Does she think she's hard on herself?
'Yeah,' she says. 'Hard on myself in the sense that_ when I'm lying on my death bed, I wanna have some peace.' Where does that instinct come from? I ask. 'God knows,' she laughs, 'A lot of religion as a child, and a strong, strong, strong imagination that can sometimes be_' - she trails off - 'dominating.'
KIDMAN LIKES to write. She writes short stories, some of which she hopes to publish one day, and she likes to read - the poetry of Anne Carson, an erudite, experimental writer, and Philip Larkin. 'I have a great respect for words, and the meaning of words, and the way in which we have to be very careful_ um, with what we say.' Writing, she says, 'is something that helps to keep me together'.
From time to time, Kidman will imply some kind of intimate intricacy, then shake her head with a half-smile and a miniature exhalation, as if it were all about to be too much. One doesn't expect revelations from her - the cover story in the current Harper's Bazaar features, by way of intensely personal detail, the fact that she enjoys the smell of fresh flowers - but given her frequently haunted screen presence, you can't help but imagine a hint of torment. Jonathan Glazer, who says he didn't get to know Kidman all that well during the filming of Birth , despite finding her gregarious and 'bubbly', suggests that, 'She's very hard to read - and there's something fascinating about watching that, trying to decode someone. There's a complexity there, and a very powerful inner life going on.' David Hare tells me that, 'Anyone who knows anything at all is very protective of her for all the obvious reasons.'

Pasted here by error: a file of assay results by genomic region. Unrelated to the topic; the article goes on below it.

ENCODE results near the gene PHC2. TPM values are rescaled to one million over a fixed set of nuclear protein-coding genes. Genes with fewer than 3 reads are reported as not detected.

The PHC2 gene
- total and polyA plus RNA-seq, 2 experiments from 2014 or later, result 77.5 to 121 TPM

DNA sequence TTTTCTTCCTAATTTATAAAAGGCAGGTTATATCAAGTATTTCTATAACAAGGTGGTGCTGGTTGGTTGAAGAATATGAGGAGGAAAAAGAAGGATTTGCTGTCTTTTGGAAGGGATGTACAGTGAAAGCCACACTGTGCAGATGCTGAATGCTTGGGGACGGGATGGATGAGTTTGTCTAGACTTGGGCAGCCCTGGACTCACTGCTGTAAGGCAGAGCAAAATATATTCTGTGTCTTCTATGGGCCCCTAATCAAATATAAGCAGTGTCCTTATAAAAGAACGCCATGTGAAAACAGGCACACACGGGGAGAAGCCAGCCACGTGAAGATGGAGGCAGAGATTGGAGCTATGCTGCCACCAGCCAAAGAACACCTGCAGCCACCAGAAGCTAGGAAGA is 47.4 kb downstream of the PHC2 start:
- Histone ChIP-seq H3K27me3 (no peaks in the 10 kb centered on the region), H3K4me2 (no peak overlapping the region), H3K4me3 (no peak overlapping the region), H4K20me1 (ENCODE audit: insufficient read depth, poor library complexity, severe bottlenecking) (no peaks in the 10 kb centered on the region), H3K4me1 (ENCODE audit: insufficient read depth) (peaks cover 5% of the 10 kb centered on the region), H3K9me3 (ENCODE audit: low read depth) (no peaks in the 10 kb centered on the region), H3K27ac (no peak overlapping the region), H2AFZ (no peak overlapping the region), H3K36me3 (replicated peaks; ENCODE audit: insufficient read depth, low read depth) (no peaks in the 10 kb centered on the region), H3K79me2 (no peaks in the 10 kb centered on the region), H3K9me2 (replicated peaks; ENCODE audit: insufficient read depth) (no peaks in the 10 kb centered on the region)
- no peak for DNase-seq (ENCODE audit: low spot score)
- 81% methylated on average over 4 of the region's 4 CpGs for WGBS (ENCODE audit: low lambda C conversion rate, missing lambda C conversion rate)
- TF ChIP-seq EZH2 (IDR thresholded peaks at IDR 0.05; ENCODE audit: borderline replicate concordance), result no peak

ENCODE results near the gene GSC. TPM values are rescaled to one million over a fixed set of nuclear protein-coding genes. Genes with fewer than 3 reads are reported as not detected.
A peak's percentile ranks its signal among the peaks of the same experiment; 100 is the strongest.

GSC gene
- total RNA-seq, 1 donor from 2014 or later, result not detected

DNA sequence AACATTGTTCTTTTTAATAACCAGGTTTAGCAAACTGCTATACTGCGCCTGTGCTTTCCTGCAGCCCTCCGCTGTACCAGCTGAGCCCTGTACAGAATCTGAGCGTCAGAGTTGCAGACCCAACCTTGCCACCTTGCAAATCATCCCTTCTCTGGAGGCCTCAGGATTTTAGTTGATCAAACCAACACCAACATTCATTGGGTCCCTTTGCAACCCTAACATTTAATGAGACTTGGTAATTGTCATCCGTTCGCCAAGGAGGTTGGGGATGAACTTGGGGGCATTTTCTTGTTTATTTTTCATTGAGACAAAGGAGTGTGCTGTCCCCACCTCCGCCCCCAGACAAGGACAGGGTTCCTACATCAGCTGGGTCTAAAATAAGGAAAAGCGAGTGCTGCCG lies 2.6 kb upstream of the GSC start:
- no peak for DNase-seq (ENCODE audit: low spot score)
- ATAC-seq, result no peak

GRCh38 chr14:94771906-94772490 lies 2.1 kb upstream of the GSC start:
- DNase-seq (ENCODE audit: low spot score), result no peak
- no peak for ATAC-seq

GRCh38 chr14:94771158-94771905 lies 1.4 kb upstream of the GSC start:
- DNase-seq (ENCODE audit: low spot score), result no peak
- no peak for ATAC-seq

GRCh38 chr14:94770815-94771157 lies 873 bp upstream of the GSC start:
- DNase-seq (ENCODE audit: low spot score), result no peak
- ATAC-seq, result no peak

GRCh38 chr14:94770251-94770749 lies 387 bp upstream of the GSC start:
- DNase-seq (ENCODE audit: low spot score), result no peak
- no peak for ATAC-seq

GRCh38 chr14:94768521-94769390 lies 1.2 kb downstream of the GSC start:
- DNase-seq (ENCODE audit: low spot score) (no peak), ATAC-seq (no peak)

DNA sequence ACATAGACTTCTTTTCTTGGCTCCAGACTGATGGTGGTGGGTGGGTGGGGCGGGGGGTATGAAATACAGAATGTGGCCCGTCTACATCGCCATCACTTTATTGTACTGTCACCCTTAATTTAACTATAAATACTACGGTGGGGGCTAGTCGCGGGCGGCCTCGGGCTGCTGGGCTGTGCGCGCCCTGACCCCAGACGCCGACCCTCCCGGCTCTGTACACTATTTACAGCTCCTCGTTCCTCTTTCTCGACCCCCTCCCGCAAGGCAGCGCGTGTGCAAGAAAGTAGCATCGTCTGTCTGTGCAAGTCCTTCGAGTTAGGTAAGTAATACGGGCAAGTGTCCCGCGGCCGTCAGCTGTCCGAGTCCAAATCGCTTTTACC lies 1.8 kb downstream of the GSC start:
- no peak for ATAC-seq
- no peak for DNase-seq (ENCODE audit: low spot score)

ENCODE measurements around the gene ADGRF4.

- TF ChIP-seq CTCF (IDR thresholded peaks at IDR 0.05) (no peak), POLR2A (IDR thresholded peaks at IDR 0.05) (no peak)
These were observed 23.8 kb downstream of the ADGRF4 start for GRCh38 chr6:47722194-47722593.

'It's all going to fall apart,' she has been saying recently, and 'it won't last much longer'. What does she mean? 'I don't know,' she breathes, and looks at the floor. 'I act, I don't know how I do it, and I'm not sure if I can keep doing it. You know, you're never sure whether it's going to be there again.'
Is she superstitious? 'I have moments where I've said, don't tread on that crack in the pavement, don't have a black cat walk in front of you. Deep down am I superstitious? No. Do I believe in trying to be as kind as possible and as compassionate as possible because ultimately you're alone with yourself and your own conscience, and you want that to be as clear as possible? That's not superstition. You have to just try and stay pure and know what you value.'
'And what do you value?'
'I think the connections with the people in my life.'
A PR, who I now realise has been standing behind me throughout the interview, leans in and tells me I have a minute left. Randomly, I ask Kidman what's the maddest thing about her family. She laughs. 'My dad tap dances!' Then she thinks again. 'My kids aren't that mad - within a mad, mad world they're pretty together. I'm working hard on it. But we're all pretty mad.' She smiles. 'Beautifully mad, I would hope.'